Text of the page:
There are plenty of wall climbing robots roaming the Earth, but few can scale heights as gracefully as this little guy can. Developed by researchers at the University of Canterbury in New Zealand, this bot can wind its way across any glass, metal or cloth terrain, without even touching its pods to the surface. The secret lies in Bernoulli's Principle, which states that as the speed of a fluid increases, its pressure decreases. This phenomenon also applies to streams of air, which, when moving at high speeds around of a circular gripper, can create a vacuum strong enough to hold things without actually touching them. In this case, air shoots out of the robot's feet at more than 2,000 miles per hour, creating enough pressure to lift the craft, while holding it close to the wall. The technology isn't new, but rarely can it support the weight of an entire device -- let alone the extra cargo that this climber's non-contact adhesive pads can hold. Researchers say the supersonic grippers will be available in "some months" and will probably cost "a few hundred dollars." As for the bot itself, Canterbury's engineers envision it being used for industrial inspections -- though the more we think about it, the more we realize just how dirty our windows are. Video after the break.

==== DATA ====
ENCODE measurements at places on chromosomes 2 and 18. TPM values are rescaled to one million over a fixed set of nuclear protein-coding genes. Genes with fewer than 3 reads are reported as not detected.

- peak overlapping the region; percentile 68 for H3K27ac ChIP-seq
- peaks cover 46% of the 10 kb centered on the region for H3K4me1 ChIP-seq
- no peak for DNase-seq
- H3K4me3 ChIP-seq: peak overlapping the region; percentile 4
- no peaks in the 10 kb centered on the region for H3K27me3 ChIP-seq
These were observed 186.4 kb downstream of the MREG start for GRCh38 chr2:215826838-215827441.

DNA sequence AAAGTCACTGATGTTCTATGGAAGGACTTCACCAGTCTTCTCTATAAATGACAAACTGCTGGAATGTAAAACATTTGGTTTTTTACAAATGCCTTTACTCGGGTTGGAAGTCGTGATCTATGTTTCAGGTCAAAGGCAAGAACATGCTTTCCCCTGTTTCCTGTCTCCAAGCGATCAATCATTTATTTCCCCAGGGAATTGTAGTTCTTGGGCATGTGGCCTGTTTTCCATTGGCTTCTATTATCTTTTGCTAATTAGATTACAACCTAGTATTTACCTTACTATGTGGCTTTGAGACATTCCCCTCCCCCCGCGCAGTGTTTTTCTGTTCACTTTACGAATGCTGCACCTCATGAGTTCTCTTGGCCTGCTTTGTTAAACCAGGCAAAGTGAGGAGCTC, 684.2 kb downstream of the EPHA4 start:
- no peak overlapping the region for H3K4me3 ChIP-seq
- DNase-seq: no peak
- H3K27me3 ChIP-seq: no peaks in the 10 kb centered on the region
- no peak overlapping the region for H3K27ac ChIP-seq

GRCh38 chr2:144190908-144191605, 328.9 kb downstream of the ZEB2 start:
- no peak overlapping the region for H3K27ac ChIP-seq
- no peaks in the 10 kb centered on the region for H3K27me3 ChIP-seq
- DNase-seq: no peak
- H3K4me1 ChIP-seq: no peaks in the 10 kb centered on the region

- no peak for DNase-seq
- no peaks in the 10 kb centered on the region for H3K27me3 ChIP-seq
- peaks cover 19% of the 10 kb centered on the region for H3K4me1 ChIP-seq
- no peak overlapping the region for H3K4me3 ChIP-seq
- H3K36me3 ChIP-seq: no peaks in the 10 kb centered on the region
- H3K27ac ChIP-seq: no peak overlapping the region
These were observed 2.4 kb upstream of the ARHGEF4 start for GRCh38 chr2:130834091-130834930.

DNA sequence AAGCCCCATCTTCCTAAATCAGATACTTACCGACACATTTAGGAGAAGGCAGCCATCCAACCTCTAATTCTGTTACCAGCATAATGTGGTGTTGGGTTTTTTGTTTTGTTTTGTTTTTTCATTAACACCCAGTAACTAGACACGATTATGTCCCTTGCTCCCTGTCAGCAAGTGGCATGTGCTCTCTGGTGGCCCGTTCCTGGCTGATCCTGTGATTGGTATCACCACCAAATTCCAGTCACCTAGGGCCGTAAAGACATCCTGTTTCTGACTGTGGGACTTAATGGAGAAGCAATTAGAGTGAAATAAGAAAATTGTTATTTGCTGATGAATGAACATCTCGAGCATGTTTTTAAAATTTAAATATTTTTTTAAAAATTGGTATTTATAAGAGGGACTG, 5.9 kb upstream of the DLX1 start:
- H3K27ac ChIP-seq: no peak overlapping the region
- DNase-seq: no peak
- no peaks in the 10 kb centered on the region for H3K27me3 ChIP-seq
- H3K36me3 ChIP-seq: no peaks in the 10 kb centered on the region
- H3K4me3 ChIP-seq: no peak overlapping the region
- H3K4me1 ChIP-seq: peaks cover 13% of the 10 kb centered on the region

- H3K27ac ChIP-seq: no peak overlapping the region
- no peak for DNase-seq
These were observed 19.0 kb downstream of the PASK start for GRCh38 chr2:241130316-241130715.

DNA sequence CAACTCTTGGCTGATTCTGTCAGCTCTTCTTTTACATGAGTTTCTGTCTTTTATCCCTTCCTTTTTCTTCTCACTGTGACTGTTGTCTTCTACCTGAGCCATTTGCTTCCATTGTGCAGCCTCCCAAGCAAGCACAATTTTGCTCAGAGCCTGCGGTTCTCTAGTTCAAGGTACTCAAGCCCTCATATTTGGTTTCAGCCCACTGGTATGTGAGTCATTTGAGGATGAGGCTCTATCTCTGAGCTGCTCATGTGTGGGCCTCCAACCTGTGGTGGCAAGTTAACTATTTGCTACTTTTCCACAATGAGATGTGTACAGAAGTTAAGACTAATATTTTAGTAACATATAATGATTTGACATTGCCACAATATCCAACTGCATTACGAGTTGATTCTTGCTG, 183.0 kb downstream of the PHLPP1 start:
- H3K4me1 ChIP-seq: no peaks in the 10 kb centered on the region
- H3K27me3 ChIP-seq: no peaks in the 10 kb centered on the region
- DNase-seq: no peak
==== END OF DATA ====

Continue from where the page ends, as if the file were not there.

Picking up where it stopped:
Climbing robot can scale walls on a supersonic stream of air, won't leave fingerprints behind
In this article: adhesive, adhesive pad, AdhesivePad, air, bernoulli, bernoullis principle, BernoullisPrinciple, brick, Climbing, climbing robot, ClimbingRobot, Glass, gripper, new zealand, NewZealand, non-contact adhesive pad, Non-contactAdhesivePad, pad, physics, pod, pressure, research, robot, stream, suction, supersonic, surface, university of canterbury, UniversityOfCanterbury, vacuum, video, wall, weight